The east Pacific hurricane season has begun with the formation of TS Adrian south of the Central American coastline. It is forecast to become a hurricane over the next few days as it moves fairly slowly off to the northwest. For the time being, Adrian poses no threat to land areas and its slow movement means that there will be plenty of time to monitor how the steering pattern shapes up and thus what the eventual track may be.
Global models are in general agreement that Adrian will eventually turn more to the north and perhaps back to the northeast sometime next week. We will just have to wait and see how this plays out since it looks like a complicated pattern developing which will mean a slow movement. Interests along the Pacific side of Central America and southeast Mexico should be monitoring the progress of Adrian, especially since it is forecast to become a solid hurricane within the next few days.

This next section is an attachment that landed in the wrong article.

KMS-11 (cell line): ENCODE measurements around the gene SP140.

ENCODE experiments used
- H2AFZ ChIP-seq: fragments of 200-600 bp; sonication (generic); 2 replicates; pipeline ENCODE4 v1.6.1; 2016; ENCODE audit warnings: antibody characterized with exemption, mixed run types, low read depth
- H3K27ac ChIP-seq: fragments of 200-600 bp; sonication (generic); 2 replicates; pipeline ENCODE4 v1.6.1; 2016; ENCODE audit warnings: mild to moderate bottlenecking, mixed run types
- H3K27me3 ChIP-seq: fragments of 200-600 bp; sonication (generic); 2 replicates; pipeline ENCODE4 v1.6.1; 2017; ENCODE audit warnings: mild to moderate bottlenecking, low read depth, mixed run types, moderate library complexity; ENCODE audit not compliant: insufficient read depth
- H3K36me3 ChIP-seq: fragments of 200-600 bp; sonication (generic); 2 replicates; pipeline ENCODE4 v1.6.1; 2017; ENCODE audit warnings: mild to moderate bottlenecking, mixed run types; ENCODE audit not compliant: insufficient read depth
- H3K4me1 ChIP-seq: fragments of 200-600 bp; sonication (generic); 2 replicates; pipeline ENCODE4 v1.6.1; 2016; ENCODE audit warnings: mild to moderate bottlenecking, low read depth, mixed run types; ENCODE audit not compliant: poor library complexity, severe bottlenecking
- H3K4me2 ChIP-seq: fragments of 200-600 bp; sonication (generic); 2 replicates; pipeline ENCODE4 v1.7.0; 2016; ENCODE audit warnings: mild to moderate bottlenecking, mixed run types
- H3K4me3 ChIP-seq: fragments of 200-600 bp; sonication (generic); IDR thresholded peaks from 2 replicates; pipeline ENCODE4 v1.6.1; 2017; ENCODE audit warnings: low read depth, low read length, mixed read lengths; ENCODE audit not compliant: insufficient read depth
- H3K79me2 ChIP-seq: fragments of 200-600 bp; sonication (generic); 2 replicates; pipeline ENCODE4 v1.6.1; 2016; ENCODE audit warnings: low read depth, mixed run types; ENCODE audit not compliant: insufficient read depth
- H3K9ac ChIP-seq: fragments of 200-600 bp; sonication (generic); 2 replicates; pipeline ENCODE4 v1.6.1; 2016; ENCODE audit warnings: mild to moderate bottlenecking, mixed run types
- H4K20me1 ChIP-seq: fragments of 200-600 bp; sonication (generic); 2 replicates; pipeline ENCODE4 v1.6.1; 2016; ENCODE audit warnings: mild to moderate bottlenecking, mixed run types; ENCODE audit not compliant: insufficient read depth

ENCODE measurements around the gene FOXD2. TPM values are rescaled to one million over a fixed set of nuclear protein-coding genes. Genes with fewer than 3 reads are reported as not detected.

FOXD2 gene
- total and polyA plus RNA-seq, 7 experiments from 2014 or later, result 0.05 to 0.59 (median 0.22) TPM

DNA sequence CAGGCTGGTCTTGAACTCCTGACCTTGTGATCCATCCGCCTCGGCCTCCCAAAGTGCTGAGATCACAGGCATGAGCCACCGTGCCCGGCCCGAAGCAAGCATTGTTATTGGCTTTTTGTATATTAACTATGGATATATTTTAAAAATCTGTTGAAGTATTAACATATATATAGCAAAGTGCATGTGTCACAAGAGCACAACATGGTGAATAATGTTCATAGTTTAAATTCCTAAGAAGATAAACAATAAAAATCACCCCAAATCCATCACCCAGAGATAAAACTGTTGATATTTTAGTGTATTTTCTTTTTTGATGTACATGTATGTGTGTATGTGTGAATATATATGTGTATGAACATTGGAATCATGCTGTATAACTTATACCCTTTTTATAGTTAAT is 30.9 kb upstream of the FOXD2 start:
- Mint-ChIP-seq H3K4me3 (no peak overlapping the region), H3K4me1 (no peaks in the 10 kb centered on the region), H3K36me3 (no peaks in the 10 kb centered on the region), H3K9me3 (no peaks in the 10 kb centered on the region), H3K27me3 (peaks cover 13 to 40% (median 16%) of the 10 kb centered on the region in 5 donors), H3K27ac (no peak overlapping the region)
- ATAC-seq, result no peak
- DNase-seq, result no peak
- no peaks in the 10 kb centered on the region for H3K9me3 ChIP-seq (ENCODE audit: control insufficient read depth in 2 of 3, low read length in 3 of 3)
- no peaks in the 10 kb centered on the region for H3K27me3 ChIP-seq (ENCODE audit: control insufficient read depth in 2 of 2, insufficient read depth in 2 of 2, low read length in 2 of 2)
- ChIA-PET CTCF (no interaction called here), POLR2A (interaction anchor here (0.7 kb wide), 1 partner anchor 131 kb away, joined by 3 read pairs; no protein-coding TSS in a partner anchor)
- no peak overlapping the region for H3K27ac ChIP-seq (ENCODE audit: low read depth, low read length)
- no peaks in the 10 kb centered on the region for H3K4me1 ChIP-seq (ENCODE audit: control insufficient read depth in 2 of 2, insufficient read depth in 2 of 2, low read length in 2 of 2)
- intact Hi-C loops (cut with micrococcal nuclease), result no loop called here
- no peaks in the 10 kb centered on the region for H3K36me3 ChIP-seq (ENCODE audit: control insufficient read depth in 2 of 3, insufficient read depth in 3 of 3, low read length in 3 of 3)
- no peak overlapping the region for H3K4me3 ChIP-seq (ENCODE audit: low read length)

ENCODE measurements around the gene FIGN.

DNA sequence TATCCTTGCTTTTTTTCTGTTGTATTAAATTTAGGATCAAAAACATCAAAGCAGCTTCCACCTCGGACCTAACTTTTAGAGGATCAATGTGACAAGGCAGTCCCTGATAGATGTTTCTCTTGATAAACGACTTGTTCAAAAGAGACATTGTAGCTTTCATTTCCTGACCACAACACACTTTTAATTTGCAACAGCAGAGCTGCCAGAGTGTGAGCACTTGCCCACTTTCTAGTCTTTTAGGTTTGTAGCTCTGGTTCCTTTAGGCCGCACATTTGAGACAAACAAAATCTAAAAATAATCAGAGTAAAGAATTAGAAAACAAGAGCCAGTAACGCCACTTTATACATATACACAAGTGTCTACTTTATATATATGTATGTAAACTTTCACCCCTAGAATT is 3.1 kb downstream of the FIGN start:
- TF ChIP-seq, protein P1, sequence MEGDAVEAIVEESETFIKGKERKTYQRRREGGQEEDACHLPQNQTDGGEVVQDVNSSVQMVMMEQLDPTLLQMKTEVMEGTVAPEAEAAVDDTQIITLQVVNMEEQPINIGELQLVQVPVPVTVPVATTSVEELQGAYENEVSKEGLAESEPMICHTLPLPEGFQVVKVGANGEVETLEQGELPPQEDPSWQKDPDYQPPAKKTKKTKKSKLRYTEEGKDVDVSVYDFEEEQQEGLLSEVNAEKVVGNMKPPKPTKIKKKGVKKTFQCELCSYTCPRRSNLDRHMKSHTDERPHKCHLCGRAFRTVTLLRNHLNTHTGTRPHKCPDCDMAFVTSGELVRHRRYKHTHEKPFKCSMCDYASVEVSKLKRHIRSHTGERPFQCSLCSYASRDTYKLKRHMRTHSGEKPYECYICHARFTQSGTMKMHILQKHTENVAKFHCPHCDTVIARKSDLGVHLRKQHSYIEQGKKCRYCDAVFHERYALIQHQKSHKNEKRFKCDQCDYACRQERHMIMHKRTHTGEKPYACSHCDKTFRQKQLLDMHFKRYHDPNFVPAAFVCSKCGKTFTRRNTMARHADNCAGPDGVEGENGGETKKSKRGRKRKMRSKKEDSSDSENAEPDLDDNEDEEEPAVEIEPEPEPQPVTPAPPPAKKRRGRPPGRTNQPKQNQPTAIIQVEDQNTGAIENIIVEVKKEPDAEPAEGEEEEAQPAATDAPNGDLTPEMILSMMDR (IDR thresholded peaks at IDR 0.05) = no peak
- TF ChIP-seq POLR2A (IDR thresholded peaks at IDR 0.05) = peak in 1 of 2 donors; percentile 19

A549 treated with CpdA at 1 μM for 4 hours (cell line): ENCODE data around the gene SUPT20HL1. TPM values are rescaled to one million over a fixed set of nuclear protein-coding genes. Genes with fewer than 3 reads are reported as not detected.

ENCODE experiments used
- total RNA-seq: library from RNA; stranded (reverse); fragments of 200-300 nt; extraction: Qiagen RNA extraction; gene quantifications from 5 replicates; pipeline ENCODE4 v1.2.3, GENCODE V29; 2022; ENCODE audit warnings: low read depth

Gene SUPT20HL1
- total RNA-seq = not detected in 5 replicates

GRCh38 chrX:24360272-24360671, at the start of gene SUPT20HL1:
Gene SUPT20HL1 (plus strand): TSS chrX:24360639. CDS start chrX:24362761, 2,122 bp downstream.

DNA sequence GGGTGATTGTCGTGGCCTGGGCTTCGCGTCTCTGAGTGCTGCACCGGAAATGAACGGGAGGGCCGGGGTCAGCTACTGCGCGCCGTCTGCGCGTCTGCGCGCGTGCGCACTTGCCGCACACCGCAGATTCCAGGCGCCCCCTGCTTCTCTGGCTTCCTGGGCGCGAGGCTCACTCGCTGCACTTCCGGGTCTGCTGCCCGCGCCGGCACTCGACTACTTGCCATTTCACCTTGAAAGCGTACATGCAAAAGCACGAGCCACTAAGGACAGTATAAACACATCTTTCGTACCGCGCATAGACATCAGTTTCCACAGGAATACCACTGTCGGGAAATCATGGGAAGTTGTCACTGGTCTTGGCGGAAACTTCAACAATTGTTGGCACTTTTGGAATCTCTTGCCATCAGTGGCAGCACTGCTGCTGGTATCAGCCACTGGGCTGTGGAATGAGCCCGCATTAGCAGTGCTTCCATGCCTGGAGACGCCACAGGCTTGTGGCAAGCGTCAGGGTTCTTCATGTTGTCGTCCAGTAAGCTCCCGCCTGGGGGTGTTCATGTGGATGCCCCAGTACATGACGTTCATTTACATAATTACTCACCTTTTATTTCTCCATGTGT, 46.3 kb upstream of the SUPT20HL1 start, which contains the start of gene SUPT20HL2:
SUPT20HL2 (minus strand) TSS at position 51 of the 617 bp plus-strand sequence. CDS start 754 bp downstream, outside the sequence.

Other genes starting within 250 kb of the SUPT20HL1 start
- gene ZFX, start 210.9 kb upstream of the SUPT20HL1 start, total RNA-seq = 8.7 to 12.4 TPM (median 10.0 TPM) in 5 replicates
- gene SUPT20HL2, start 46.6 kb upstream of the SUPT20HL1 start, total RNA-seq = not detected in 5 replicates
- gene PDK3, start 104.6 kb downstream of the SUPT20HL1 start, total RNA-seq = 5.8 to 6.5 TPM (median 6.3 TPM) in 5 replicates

Speaking of intensity, most of the guidance suggests that the storm will in fact become a hurricane. Curiously, the HWRF model shows very little strengthening while the global models are more robust. With plenty of warm water and fairly light upper level winds, Adrian is more than likely going to intensify but again, it will remain well off the coast and should not pose a direct threat to land for now.
I’ll have continuing posts regarding the future track and intensity forecasts for Adrian over the next several days.
M. Sudduth 8:30 AM ET May 10